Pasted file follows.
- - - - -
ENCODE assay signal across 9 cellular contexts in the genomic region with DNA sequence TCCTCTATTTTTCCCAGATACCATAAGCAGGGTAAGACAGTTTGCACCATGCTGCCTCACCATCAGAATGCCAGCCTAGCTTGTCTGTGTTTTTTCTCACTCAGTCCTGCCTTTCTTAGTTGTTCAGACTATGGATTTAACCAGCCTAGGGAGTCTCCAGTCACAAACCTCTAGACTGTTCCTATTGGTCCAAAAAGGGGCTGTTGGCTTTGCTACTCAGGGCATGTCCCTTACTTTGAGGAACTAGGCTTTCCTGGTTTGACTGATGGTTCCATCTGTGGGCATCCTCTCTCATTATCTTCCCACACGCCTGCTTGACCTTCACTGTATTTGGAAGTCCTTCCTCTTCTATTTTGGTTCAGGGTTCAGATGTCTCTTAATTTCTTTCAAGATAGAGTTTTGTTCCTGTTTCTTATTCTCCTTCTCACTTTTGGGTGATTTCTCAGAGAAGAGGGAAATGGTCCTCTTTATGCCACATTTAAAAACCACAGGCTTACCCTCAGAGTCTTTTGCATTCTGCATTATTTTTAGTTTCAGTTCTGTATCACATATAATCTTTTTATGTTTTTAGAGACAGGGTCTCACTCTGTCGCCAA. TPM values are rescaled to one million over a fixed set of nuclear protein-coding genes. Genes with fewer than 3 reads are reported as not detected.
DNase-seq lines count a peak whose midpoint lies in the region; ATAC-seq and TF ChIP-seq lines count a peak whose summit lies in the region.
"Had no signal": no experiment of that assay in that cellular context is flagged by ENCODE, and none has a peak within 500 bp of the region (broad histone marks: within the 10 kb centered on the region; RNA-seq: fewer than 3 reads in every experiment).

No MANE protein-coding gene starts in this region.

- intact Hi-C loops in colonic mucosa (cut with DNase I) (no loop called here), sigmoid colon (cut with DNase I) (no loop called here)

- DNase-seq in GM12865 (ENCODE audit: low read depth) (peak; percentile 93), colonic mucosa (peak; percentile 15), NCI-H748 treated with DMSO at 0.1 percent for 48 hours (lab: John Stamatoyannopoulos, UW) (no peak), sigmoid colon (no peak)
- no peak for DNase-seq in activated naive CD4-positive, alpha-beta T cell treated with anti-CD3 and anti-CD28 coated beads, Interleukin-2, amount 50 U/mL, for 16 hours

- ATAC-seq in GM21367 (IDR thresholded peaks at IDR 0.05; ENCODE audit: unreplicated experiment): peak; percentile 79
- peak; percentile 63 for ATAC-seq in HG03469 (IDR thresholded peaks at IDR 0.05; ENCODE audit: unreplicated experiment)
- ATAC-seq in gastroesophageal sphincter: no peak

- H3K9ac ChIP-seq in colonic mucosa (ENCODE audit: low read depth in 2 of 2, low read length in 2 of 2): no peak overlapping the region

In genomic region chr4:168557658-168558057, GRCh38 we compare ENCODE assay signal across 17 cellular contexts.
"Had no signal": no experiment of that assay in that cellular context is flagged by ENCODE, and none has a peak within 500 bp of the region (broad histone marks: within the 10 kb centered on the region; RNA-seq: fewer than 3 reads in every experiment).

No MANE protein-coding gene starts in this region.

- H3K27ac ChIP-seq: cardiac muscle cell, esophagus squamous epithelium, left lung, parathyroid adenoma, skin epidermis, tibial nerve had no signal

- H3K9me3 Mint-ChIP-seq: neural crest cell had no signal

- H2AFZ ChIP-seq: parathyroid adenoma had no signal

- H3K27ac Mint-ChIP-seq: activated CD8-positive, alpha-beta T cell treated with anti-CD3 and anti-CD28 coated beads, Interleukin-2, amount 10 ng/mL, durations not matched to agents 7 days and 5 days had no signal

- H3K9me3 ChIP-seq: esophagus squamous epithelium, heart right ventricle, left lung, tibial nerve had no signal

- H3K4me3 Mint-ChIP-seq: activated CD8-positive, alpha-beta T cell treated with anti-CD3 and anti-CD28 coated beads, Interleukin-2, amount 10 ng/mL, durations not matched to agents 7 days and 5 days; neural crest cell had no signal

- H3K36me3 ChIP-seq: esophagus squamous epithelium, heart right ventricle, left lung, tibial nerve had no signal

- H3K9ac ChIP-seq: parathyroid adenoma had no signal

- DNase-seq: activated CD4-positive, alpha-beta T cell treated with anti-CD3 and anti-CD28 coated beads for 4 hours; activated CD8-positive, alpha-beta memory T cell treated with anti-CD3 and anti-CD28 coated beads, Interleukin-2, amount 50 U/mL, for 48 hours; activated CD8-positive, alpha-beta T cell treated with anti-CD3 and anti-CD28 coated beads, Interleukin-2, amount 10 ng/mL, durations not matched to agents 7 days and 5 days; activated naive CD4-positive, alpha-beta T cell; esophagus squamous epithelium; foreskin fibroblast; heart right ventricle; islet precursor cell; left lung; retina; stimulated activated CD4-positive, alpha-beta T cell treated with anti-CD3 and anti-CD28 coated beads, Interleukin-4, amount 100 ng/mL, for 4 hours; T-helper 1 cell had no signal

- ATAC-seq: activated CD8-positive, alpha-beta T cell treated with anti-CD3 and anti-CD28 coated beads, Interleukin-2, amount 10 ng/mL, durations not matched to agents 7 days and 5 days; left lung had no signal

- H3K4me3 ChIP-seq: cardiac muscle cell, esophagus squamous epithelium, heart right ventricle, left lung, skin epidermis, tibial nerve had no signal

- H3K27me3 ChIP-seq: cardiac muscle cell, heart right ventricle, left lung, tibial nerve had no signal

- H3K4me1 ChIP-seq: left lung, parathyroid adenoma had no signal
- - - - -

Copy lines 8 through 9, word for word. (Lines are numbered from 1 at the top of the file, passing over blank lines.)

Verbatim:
- ATAC-seq in GM21367 (IDR thresholded peaks at IDR 0.05; ENCODE audit: unreplicated experiment): peak; percentile 79
- peak; percentile 63 for ATAC-seq in HG03469 (IDR thresholded peaks at IDR 0.05; ENCODE audit: unreplicated experiment)